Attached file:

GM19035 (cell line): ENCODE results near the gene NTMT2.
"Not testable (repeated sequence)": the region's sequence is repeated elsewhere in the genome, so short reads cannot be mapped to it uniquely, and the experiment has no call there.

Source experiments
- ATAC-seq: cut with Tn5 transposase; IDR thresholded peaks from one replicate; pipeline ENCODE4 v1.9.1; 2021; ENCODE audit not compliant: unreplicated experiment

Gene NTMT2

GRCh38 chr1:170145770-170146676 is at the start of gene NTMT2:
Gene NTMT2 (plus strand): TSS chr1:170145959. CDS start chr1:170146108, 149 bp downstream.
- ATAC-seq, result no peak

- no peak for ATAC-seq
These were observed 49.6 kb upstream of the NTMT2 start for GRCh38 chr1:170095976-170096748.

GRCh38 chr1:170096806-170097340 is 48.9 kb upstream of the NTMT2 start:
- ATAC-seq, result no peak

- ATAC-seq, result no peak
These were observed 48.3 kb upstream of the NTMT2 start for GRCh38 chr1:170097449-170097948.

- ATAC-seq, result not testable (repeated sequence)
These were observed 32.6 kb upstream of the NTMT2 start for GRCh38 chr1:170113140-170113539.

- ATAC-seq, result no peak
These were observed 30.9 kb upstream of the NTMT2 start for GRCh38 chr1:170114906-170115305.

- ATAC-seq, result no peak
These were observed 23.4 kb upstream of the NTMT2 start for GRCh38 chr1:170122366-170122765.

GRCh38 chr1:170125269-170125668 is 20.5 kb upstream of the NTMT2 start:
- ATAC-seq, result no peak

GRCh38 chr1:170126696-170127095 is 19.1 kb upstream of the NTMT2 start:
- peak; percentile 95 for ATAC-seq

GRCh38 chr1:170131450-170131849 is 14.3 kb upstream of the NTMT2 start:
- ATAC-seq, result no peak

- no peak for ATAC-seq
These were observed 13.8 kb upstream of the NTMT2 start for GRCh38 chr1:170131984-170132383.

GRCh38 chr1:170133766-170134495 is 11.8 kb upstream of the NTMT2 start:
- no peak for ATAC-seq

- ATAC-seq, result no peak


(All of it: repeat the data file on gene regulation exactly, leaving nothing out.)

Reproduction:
GM19035 (cell line): ENCODE results near the gene NTMT2.
"Not testable (repeated sequence)": the region's sequence is repeated elsewhere in the genome, so short reads cannot be mapped to it uniquely, and the experiment has no call there.

Source experiments
- ATAC-seq: cut with Tn5 transposase; IDR thresholded peaks from one replicate; pipeline ENCODE4 v1.9.1; 2021; ENCODE audit not compliant: unreplicated experiment

Gene NTMT2

GRCh38 chr1:170145770-170146676 is at the start of gene NTMT2:
Gene NTMT2 (plus strand): TSS chr1:170145959. CDS start chr1:170146108, 149 bp downstream.
- ATAC-seq, result no peak

- no peak for ATAC-seq
These were observed 49.6 kb upstream of the NTMT2 start for GRCh38 chr1:170095976-170096748.

GRCh38 chr1:170096806-170097340 is 48.9 kb upstream of the NTMT2 start:
- ATAC-seq, result no peak

- ATAC-seq, result no peak
These were observed 48.3 kb upstream of the NTMT2 start for GRCh38 chr1:170097449-170097948.

- ATAC-seq, result not testable (repeated sequence)
These were observed 32.6 kb upstream of the NTMT2 start for GRCh38 chr1:170113140-170113539.

- ATAC-seq, result no peak
These were observed 30.9 kb upstream of the NTMT2 start for GRCh38 chr1:170114906-170115305.

- ATAC-seq, result no peak
These were observed 23.4 kb upstream of the NTMT2 start for GRCh38 chr1:170122366-170122765.

GRCh38 chr1:170125269-170125668 is 20.5 kb upstream of the NTMT2 start:
- ATAC-seq, result no peak

GRCh38 chr1:170126696-170127095 is 19.1 kb upstream of the NTMT2 start:
- peak; percentile 95 for ATAC-seq

GRCh38 chr1:170131450-170131849 is 14.3 kb upstream of the NTMT2 start:
- ATAC-seq, result no peak

- no peak for ATAC-seq
These were observed 13.8 kb upstream of the NTMT2 start for GRCh38 chr1:170131984-170132383.

GRCh38 chr1:170133766-170134495 is 11.8 kb upstream of the NTMT2 start:
- no peak for ATAC-seq

- ATAC-seq, result no peak